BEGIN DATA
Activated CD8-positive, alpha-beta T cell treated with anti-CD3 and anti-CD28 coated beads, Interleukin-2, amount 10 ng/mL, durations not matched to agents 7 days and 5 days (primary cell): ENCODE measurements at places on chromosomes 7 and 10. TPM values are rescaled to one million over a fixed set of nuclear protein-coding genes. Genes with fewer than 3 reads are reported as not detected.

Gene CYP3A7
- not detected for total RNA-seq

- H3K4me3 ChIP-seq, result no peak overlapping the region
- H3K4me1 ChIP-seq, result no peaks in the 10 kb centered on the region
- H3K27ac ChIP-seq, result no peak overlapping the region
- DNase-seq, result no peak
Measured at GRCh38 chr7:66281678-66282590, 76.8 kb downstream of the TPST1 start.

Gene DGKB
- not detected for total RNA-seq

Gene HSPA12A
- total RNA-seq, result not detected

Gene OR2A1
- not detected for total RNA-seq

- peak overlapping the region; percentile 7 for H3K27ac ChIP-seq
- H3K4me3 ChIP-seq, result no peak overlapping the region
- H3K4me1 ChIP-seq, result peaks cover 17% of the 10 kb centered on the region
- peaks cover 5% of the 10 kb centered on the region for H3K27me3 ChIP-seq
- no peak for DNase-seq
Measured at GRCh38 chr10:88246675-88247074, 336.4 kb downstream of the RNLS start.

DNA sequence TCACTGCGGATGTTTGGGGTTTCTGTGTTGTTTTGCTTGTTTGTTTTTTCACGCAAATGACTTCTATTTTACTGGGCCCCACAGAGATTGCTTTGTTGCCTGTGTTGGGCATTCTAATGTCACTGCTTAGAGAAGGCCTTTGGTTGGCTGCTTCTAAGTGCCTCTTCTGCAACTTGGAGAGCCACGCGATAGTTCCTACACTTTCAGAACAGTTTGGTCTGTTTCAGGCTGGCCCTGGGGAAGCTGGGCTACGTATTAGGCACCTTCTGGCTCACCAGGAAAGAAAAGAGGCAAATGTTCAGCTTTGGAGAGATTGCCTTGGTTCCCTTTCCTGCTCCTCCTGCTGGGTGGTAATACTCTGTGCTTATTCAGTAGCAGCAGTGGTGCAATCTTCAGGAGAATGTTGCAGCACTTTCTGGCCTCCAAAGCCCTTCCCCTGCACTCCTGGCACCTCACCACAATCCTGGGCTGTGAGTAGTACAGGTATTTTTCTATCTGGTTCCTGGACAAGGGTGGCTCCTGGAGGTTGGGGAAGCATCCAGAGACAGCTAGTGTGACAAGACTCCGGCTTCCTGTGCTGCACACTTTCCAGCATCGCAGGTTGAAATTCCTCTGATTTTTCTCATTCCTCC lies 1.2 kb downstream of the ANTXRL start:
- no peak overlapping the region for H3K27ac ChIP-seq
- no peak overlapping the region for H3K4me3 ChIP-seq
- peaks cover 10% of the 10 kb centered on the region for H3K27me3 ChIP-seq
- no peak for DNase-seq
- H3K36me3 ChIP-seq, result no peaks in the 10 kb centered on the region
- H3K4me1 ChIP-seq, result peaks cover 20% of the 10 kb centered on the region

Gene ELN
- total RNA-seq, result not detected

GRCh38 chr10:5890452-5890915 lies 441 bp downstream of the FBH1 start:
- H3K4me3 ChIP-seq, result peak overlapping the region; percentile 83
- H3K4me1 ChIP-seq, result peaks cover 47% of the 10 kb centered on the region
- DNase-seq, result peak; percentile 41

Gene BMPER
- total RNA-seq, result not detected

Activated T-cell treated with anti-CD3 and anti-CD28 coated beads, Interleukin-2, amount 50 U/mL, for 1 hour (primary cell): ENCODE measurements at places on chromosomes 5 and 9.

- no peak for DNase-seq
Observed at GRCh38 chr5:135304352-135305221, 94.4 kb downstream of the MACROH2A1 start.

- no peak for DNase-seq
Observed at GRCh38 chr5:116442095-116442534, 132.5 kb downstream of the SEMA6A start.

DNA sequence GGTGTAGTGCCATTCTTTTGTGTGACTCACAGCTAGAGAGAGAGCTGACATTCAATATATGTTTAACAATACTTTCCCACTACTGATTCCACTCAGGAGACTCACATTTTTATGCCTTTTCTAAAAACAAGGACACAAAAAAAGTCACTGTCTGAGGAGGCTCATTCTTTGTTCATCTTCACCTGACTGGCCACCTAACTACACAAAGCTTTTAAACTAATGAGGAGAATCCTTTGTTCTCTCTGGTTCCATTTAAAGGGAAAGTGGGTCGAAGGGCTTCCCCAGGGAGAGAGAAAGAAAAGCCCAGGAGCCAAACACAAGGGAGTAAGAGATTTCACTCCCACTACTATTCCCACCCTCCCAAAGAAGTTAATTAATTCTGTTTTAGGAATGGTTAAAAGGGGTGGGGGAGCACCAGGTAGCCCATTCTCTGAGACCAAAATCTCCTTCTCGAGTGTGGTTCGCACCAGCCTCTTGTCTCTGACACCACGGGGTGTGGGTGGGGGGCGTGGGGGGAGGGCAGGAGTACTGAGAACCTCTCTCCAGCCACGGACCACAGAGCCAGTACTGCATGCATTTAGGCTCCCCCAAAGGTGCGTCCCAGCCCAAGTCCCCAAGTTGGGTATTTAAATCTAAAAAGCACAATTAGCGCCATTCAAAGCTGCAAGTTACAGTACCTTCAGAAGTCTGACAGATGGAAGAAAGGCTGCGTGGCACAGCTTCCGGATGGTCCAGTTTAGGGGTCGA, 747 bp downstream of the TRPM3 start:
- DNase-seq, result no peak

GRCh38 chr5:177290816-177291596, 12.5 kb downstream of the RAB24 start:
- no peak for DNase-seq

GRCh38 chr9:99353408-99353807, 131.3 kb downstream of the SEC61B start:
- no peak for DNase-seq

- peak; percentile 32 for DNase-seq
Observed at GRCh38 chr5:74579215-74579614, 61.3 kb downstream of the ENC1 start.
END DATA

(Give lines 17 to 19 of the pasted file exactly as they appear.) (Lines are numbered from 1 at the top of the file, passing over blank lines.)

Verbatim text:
- H3K4me1 ChIP-seq, result peaks cover 17% of the 10 kb centered on the region
- peaks cover 5% of the 10 kb centered on the region for H3K27me3 ChIP-seq
- no peak for DNase-seq